25th Anniversary Secchi Dip-in!
Saanich, BC – Watershed stewards across the province dedicated to the promotion of clean and healthy water sources, took to their local lakes during the month of July to measure water transparency (turbidity) using Secchi disks and other testing instruments.
This year marks the 25th Anniversary Secchi Dip-In. Data collected is used to assess trends in water turbidity and contributes to the body of information needed to develop policies to protect lakes. Through regular status reports, the initiative provides communities with monitoring results specific to their local lake and educational material on lake health in general.
Since 1994, more than 10,000 trained volunteers have generated 42,000 transparency records, giving a glimpse of lake water transparency at sites across North America and the world.
Working to preserve our watersheds: November 26 EVENT
November 23, 2016
There are hundreds of people in our community who volunteer to improve our local environment. They often organize around a particular part of nature or natural life…
To strengthen our interconnectedness and celebrate all the volunteers who work to restore and protect our precious watersheds, I am very pleased to invite you to a dinner and family-friendly event: I (heart) Watersheds. It will take place on Saturday, Nov. 26 at the Cordova Bay United Church, from 5:30-9 p.m.
The event is sponsored by my constituency office as well as the Peninsula Streams Society, Friends of Maltby Lake Watershed Society and the Cordova Bay United Church, with special thanks to the Capital Regional District and the District of Saanich.
Supreme Court of BC Approves Sale of 6% Undivided Interest in Maltby Lake
The Land Conservancy of B.C. (TLC) has received Supreme Court of B.C. approval to transfer its 6% undivided interest in Maltby Lake in Saanich to the Friends of Maltby Lake Watershed Society (3%) and Carmel and Woody Thomson (3%)…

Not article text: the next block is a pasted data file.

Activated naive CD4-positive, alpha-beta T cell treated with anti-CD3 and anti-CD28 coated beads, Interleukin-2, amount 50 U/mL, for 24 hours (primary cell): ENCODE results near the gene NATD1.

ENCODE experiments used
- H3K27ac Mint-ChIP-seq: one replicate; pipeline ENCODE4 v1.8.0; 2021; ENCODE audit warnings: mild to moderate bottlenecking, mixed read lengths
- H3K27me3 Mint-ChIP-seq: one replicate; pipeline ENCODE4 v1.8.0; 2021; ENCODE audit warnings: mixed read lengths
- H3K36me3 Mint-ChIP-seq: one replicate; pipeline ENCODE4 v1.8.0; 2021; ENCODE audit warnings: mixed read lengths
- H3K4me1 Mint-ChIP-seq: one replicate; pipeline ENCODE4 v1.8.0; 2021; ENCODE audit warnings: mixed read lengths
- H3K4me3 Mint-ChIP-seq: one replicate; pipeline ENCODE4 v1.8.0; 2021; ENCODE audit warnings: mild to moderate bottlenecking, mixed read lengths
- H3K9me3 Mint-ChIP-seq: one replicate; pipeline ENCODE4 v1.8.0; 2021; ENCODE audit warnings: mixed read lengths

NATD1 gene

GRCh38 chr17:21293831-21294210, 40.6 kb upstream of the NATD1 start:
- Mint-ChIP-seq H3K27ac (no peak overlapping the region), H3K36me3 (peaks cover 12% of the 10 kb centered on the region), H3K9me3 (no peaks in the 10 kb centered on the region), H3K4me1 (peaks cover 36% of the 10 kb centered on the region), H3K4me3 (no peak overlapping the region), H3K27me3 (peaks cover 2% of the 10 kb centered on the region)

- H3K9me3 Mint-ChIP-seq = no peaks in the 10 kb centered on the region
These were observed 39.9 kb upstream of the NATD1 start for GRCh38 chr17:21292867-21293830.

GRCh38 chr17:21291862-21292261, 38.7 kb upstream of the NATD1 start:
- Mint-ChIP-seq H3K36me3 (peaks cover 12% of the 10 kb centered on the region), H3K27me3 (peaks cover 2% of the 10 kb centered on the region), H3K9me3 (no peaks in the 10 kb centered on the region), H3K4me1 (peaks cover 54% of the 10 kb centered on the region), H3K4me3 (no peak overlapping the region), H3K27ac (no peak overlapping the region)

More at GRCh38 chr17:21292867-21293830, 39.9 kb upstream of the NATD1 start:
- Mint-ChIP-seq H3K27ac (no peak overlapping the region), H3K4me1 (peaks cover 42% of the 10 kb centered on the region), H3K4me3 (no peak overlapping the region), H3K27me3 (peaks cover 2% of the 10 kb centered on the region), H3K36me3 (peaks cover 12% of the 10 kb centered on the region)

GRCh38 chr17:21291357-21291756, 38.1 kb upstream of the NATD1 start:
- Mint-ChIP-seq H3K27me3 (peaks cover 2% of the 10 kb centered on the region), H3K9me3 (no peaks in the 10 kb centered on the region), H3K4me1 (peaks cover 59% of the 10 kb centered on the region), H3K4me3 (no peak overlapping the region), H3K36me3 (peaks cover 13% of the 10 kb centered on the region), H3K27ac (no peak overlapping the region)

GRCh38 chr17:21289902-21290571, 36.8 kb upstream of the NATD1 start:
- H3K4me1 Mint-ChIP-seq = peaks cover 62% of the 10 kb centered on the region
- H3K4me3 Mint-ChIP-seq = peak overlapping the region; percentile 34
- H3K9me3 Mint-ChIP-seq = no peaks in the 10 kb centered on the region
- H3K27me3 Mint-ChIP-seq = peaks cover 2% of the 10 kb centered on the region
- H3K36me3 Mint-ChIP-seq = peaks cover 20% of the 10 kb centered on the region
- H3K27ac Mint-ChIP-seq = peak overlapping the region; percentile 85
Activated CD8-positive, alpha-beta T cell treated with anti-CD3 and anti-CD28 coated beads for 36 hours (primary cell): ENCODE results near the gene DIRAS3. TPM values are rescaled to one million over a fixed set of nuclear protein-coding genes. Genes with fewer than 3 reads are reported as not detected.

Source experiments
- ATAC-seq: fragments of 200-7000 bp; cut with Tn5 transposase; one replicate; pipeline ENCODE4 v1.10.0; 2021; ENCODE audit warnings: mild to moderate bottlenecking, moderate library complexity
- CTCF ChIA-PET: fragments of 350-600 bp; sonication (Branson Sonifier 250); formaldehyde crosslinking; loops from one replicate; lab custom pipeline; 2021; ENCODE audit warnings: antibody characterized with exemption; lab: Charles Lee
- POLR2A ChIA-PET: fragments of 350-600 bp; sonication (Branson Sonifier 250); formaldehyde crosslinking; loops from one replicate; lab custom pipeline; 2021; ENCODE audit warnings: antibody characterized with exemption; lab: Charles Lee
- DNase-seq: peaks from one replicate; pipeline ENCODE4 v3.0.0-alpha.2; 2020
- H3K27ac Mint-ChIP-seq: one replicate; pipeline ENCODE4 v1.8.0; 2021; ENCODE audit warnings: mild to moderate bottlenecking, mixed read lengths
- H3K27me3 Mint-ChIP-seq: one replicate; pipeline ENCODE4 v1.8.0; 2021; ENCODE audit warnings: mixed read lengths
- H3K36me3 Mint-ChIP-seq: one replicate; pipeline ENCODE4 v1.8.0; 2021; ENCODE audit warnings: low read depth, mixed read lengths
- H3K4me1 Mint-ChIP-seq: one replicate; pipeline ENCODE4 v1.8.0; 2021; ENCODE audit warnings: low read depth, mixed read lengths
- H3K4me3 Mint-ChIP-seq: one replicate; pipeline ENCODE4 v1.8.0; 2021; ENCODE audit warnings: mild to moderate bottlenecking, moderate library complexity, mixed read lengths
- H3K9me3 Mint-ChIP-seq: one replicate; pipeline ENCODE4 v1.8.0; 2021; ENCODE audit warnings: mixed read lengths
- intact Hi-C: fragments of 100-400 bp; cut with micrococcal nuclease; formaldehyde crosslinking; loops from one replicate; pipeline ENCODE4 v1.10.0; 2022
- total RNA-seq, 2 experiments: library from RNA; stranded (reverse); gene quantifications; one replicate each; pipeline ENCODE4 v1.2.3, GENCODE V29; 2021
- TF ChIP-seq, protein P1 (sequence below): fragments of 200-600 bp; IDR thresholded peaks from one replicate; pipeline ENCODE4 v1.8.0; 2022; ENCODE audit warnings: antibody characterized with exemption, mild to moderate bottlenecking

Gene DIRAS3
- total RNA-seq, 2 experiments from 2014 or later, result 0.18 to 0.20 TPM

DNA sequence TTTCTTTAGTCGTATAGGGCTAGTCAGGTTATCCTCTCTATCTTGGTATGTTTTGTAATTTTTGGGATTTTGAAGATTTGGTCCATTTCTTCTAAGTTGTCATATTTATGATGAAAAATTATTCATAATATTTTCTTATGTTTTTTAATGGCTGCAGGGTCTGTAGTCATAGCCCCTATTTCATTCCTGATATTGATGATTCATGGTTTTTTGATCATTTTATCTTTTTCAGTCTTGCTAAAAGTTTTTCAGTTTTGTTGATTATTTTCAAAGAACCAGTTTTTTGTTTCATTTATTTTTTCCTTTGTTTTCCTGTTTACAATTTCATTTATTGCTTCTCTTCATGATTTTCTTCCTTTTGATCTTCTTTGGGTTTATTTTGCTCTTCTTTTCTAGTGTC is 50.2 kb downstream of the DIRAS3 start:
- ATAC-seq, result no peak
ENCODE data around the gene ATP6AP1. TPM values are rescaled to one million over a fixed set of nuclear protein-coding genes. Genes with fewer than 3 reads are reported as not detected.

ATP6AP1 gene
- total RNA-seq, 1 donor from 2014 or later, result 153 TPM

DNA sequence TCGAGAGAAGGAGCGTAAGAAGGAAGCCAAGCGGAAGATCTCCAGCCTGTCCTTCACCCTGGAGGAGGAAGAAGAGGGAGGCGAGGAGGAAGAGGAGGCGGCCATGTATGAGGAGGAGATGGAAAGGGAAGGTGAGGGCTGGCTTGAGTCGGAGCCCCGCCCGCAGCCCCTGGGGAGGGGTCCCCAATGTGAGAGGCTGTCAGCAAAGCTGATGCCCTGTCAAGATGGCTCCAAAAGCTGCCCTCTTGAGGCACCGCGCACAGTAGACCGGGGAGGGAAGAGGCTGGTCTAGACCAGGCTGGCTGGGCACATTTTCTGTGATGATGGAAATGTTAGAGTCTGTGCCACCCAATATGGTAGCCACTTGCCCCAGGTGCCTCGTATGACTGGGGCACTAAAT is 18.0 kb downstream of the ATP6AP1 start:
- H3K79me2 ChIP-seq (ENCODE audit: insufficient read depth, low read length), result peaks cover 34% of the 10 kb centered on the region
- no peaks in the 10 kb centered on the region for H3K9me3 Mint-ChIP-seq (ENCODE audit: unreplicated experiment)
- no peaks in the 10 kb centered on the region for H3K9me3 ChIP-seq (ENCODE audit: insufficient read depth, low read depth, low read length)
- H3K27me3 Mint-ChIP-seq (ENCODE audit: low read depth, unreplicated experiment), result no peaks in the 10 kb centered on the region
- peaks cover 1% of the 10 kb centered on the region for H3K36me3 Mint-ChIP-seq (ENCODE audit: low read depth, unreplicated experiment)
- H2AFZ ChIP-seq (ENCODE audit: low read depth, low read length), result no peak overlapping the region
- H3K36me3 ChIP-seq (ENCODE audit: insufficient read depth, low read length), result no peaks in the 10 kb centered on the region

(Un)Safe passage: amphibians on the move | Focus Online
Habitat Acquisition Trust volunteers help to save local frogs, salamanders and other amphibians.
Diversity of Maltby Lake is worth protecting | Saanich News
…Few are aware of this extraordinary place even though it’s in the heart of Saanich and just 10 kilometers from downtown Victoria. There is no place closer to the provincial capital that surpasses Maltby Lake in terms of ecological value or wild beauty…
Maltby Lake’s ecological wonders | Focus Online
Carmel and Woody Thomson show how love of place can keep it safe.
… In the midst of growing pressures from developers and ecosystem fragmentation region-wide, their recent efforts have helped safeguard Maltby Lake as one of the last undisturbed ecosystems in the Capital Region, and certainly the most untouched example in Saanich. After their success, however, two questions remain: Will the whole lake remain protected? And what should protection look like given the region’s growing population?…
BC Court Approves Transfer of Conservation Properties Setting TLC on Path to Realize Restructuring Plan
TLC The Land Conservancy Press Release
July 28, 2015
“Vancouver, BC – The Land Conservancy of B.C. (TLC) received approval today from the Supreme Court of B.C. to transfer 27 conservation properties to The Nature Trust of B.C. (TNTBC) and The Nature Conservancy of Canada (NCC) for an agreed upon amount of $1.5 million.
…“We are heartened by the show of support from our members in the hundreds of letters we received in the past few weeks, and we are grateful for the pragmatic decision from Justice Fitzpatrick,” said John Shields, Director of Operations for TLC. “We continue to work carefully and diligently to implement the Plan of Arrangement, which will ensure TLC creditors are paid while our properties are protected to the greatest extent possible. We know that NCC and TNTBC will continue to protect the properties in the spirit in which they were originally saved.”